What Is Smart Beta?
The goal of smart beta is to obtain alpha, lower risk or increase diversification at a cost lower than traditional active management and marginally higher than straight index investing. It seeks the best construction of an optimally diversified portfolio. In effect, smart beta is a combination of efficient-market hypothesis and value investing. The smart beta investment approach applies to popular asset classes, such as equities, fixed income, commodities and multi-asset classes. Economist Harry Markowitz first theorized smart Beta via his work on modern portfolio theory.
Smart Beta Pt 2: Understanding Sources of Returns
Smart Beta Explained
Smart beta defines a set of investment strategies that emphasize the use of alternative index construction rules to traditional market capitalization-based indices. Smart beta emphasizes capturing investment factors or market inefficiencies in a rules-based and transparent way. The increased popularity of smart beta is linked to a desire for portfolio risk management and diversification along factor dimensions, as well as seeking to enhance risk-adjusted returns above cap-weighted indices.
Smart beta strategies seek to passively follow indices, while also considering alternative weighting schemes such as volatility, liquidity, quality, value, size and momentum. That's because smart beta strategies are implemented like typical index strategies in that the index rules are set and transparent. These funds don’t track standard indices, such as the S&P 500 or the Nasdaq 100 Index, but instead, focus on areas of the market that offer an opportunity for exploitation.
- Smart beta seeks to combine the benefits of passive investing and the advantages of active investing strategies.
- Smart beta uses alternative index construction rules to traditional market capitalization-based indices.
- Smart beta emphasizes capturing investment factors or market inefficiencies in a rules-based and transparent way.
- Smart beta strategies may use alternative weighting schemes such as volatility, liquidity, quality, value, size and momentum.
- In 2019, smart beta funds command $880 billion in total cumulative assets.
Selecting Smart Beta Strategies
There is no single approach to developing a smart beta investment strategy, as the goals for investors can be different based on their needs, though some managers are prescriptive in identifying smart beta ideas that are value-creating and economically intuitive. Equity smart beta seeks to address inefficiencies created by market-capitalization-weighted benchmarks. Funds may take a thematic approach to manage this risk by focusing on mispricing created by investors seeking short-term gains, for example.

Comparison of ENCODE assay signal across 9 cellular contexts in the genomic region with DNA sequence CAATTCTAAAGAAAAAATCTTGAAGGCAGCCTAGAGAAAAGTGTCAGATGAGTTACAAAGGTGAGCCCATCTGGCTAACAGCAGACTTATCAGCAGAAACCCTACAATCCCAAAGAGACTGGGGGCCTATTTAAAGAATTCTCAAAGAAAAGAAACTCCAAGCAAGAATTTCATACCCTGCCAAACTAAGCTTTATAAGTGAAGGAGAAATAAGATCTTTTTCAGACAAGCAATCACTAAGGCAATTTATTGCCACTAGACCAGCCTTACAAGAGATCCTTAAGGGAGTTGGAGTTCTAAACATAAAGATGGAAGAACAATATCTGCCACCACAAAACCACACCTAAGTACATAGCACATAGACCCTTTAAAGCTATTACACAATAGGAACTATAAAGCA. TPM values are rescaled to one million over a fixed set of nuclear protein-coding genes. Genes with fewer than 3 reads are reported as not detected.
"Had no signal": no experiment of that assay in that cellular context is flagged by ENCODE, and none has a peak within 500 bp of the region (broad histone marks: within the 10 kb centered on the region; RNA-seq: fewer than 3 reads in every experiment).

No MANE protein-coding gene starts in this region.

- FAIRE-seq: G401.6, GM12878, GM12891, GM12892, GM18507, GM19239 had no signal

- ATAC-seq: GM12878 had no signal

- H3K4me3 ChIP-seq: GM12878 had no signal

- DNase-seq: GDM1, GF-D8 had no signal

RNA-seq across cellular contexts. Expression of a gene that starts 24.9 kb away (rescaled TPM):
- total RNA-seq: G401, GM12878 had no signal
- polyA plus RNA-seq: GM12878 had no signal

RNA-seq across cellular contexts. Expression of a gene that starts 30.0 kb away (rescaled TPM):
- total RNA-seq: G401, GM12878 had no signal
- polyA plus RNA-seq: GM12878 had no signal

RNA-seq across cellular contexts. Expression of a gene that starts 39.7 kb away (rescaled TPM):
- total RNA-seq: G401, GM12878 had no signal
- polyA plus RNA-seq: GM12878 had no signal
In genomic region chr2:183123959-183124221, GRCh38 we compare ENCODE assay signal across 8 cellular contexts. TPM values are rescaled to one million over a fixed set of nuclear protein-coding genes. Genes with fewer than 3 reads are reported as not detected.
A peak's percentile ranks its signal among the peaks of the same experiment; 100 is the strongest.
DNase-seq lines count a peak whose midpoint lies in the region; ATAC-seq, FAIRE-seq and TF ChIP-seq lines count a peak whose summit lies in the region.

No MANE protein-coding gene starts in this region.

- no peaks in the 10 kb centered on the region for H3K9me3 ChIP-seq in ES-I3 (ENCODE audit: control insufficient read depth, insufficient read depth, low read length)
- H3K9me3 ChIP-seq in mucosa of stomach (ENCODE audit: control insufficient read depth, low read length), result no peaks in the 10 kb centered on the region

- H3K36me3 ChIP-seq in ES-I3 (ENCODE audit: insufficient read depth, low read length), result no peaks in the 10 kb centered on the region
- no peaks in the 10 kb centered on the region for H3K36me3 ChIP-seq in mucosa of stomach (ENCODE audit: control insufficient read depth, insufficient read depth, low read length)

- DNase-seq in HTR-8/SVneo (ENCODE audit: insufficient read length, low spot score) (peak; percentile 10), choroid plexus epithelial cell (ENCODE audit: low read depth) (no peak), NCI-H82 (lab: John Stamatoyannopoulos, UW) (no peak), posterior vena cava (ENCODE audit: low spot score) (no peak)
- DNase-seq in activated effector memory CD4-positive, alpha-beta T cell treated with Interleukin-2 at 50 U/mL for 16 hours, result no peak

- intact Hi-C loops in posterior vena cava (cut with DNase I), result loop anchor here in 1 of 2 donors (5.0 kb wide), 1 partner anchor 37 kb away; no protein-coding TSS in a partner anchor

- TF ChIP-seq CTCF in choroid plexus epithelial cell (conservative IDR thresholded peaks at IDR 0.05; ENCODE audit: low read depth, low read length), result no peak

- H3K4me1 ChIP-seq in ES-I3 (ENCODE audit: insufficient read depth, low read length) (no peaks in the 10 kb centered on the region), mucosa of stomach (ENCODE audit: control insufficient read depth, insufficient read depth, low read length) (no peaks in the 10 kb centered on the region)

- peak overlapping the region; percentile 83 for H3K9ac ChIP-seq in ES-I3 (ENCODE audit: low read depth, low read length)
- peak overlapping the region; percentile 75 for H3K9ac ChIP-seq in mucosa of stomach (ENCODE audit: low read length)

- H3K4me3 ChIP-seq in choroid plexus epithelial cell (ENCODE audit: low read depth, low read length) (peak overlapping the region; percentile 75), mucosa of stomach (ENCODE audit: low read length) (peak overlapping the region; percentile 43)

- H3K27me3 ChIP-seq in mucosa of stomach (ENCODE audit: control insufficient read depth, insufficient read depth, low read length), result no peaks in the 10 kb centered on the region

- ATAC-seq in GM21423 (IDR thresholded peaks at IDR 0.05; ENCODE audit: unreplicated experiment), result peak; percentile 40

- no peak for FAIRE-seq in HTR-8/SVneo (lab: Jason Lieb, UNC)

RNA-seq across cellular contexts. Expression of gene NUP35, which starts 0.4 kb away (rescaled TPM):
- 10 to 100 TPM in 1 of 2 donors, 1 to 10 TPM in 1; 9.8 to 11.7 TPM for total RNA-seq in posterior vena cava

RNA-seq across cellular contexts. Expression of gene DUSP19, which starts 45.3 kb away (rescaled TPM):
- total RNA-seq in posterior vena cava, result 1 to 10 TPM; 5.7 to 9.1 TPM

Managers may also choose to create or follow an index that weights investments according to fundamentals, such as earnings or book value, rather than market capitalization.
Alternatively, managers may use a risk-weighted approach to smart beta that involves the establishment of an index based upon assumptions of future volatility. For instance, this may involve an analysis of historical performance and the correlation between an investment's risk relative to its return. The manager must evaluate how many assumptions they are willing to build into the index and can approach the index by assuming a combination of different correlations.
Smart Beta Popularity
Although smart beta funds typically attract higher fees than their vanilla counterparts, they continue to remain popular with investors. As of February 2019, 77 new smart-beta exchange-traded funds (ETFs) launched, which accounts for roughly a third of all ETFs that came to market in the past year, according to FactSet data as reported by ETF.com. Smart beta funds also attracted a more significant increase in assets under management (AUM) over the period, growing at 10.9% compared to 4.3% for vanilla funds. In total, smart beta funds command $880 billion in total cumulative assets, up from $616 billion in 2016.
Example of Smart Beta Funds
The following three ETFs each use a different smart beta strategy seeking value, growth and dividend appreciation, respectively:
The Vanguard Value Index Fund ETF Shares ETF (VTV) tracks the CRSP US Large Cap Value Index. Its benchmark determines value using several fundamental ratios including price-to-book (P/B), forward price-to-earnings (forward P/E), historical P/E, dividend-to-price and price-to-sales. The fund has $77.25 billion in AUM as of April 2019.
With net assets of $42.73 billion as of April 2019, the iShares Russell 1000 Growth ETF (IWF) seeks to provide similar returns to the Russell 1000® Growth Index. The underlying selects components based on three fundamental factors: price-to-book, medium-term growth forecasts, and sales per share growth.
The Vanguard Dividend Appreciation Index Fund ETF Shares (VIG) aims to return similar investment results to the Nasdaq US Dividend Achievers Select Index. The fund selects firms that have increased their dividend payments for the past 10 years and market-cap-weights its holdings. As of April 2019, VIG has AUM of $40.94 billion.